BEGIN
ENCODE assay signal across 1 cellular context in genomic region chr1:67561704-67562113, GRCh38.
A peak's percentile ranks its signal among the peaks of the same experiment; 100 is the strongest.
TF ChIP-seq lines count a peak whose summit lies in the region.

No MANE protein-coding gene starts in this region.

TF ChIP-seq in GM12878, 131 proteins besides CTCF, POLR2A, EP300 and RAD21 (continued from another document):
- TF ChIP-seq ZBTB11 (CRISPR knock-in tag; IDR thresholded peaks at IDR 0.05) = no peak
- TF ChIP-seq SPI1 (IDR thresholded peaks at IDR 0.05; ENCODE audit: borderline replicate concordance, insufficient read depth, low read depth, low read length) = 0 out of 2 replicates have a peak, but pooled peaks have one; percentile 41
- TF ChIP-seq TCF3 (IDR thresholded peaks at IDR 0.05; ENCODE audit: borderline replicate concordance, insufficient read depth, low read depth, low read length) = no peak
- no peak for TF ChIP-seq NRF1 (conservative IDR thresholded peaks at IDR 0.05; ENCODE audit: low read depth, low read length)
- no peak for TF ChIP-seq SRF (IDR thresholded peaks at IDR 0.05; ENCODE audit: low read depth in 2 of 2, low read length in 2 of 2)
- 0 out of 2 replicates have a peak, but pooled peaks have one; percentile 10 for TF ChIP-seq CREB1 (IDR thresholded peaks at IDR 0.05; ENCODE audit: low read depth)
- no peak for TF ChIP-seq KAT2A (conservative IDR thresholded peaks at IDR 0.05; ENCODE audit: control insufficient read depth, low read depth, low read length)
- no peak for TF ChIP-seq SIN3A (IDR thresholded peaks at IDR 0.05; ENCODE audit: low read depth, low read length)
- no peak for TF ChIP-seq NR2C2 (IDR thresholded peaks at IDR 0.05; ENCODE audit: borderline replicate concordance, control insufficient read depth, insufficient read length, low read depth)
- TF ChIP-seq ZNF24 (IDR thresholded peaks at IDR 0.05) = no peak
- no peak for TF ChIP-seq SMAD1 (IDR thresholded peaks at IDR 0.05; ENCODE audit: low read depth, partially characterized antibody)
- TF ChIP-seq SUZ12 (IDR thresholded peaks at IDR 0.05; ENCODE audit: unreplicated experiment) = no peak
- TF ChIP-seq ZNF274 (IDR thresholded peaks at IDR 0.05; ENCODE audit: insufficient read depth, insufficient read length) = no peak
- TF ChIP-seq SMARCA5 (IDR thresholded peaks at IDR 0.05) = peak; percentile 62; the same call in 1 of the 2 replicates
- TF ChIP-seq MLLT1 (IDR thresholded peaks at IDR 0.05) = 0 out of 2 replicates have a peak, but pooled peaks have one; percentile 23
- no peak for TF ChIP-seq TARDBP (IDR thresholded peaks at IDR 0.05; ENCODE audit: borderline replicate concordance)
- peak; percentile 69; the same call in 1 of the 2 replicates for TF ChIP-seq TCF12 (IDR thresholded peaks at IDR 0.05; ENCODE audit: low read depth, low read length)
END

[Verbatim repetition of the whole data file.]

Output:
ENCODE assay signal across 1 cellular context in genomic region chr1:67561704-67562113, GRCh38.
A peak's percentile ranks its signal among the peaks of the same experiment; 100 is the strongest.
TF ChIP-seq lines count a peak whose summit lies in the region.

No MANE protein-coding gene starts in this region.

TF ChIP-seq in GM12878, 131 proteins besides CTCF, POLR2A, EP300 and RAD21 (continued from another document):
- TF ChIP-seq ZBTB11 (CRISPR knock-in tag; IDR thresholded peaks at IDR 0.05) = no peak
- TF ChIP-seq SPI1 (IDR thresholded peaks at IDR 0.05; ENCODE audit: borderline replicate concordance, insufficient read depth, low read depth, low read length) = 0 out of 2 replicates have a peak, but pooled peaks have one; percentile 41
- TF ChIP-seq TCF3 (IDR thresholded peaks at IDR 0.05; ENCODE audit: borderline replicate concordance, insufficient read depth, low read depth, low read length) = no peak
- no peak for TF ChIP-seq NRF1 (conservative IDR thresholded peaks at IDR 0.05; ENCODE audit: low read depth, low read length)
- no peak for TF ChIP-seq SRF (IDR thresholded peaks at IDR 0.05; ENCODE audit: low read depth in 2 of 2, low read length in 2 of 2)
- 0 out of 2 replicates have a peak, but pooled peaks have one; percentile 10 for TF ChIP-seq CREB1 (IDR thresholded peaks at IDR 0.05; ENCODE audit: low read depth)
- no peak for TF ChIP-seq KAT2A (conservative IDR thresholded peaks at IDR 0.05; ENCODE audit: control insufficient read depth, low read depth, low read length)
- no peak for TF ChIP-seq SIN3A (IDR thresholded peaks at IDR 0.05; ENCODE audit: low read depth, low read length)
- no peak for TF ChIP-seq NR2C2 (IDR thresholded peaks at IDR 0.05; ENCODE audit: borderline replicate concordance, control insufficient read depth, insufficient read length, low read depth)
- TF ChIP-seq ZNF24 (IDR thresholded peaks at IDR 0.05) = no peak
- no peak for TF ChIP-seq SMAD1 (IDR thresholded peaks at IDR 0.05; ENCODE audit: low read depth, partially characterized antibody)
- TF ChIP-seq SUZ12 (IDR thresholded peaks at IDR 0.05; ENCODE audit: unreplicated experiment) = no peak
- TF ChIP-seq ZNF274 (IDR thresholded peaks at IDR 0.05; ENCODE audit: insufficient read depth, insufficient read length) = no peak
- TF ChIP-seq SMARCA5 (IDR thresholded peaks at IDR 0.05) = peak; percentile 62; the same call in 1 of the 2 replicates
- TF ChIP-seq MLLT1 (IDR thresholded peaks at IDR 0.05) = 0 out of 2 replicates have a peak, but pooled peaks have one; percentile 23
- no peak for TF ChIP-seq TARDBP (IDR thresholded peaks at IDR 0.05; ENCODE audit: borderline replicate concordance)
- peak; percentile 69; the same call in 1 of the 2 replicates for TF ChIP-seq TCF12 (IDR thresholded peaks at IDR 0.05; ENCODE audit: low read depth, low read length)